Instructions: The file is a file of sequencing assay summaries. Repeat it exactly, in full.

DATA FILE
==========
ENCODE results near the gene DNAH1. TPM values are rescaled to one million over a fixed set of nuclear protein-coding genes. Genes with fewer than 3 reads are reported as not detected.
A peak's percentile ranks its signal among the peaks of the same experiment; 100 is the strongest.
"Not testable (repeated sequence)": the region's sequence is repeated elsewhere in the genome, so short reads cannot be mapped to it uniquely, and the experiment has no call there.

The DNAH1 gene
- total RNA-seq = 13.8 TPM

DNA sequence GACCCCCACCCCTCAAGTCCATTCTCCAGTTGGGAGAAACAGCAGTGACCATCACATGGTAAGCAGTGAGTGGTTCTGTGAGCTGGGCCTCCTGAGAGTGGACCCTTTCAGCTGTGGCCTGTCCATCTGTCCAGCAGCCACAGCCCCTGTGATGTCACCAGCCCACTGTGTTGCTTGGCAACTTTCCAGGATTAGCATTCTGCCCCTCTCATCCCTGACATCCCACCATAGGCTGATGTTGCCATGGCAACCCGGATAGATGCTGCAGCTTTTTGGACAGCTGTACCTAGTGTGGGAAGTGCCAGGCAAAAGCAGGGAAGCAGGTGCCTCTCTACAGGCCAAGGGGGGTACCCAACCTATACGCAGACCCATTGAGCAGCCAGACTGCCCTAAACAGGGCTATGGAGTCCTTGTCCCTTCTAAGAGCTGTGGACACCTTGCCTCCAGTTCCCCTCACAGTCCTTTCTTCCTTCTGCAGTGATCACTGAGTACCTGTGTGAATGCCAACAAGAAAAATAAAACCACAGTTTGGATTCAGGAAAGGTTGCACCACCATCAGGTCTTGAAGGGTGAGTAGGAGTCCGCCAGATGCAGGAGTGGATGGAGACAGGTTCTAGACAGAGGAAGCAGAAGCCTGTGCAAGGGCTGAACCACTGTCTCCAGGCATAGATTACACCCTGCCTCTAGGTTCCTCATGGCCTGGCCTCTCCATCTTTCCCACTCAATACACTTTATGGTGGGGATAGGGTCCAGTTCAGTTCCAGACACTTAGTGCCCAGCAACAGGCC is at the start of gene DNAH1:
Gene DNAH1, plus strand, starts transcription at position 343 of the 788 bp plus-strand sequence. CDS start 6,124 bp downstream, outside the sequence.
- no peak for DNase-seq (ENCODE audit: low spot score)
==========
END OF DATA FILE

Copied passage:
ENCODE results near the gene DNAH1. TPM values are rescaled to one million over a fixed set of nuclear protein-coding genes. Genes with fewer than 3 reads are reported as not detected.
A peak's percentile ranks its signal among the peaks of the same experiment; 100 is the strongest.
"Not testable (repeated sequence)": the region's sequence is repeated elsewhere in the genome, so short reads cannot be mapped to it uniquely, and the experiment has no call there.

The DNAH1 gene
- total RNA-seq = 13.8 TPM

DNA sequence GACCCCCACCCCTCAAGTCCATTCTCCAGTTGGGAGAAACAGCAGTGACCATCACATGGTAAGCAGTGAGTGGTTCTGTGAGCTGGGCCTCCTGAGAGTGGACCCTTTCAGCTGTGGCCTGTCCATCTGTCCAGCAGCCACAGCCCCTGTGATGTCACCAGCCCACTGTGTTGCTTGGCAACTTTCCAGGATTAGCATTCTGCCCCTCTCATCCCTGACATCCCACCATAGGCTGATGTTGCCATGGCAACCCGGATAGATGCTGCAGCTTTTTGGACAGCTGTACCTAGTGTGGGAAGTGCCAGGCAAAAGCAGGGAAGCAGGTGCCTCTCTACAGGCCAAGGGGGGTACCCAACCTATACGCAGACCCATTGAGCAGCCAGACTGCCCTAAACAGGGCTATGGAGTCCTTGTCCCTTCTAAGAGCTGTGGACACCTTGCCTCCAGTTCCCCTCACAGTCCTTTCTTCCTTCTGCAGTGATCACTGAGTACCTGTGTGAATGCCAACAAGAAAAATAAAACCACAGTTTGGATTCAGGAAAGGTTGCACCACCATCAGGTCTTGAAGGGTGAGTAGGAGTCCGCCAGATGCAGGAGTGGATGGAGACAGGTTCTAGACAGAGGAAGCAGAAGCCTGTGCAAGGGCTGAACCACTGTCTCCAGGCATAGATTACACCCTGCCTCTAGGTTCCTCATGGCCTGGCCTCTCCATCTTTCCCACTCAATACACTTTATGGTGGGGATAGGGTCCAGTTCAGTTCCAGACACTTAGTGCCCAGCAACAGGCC is at the start of gene DNAH1:
Gene DNAH1, plus strand, starts transcription at position 343 of the 788 bp plus-strand sequence. CDS start 6,124 bp downstream, outside the sequence.
- no peak for DNase-seq (ENCODE audit: low spot score)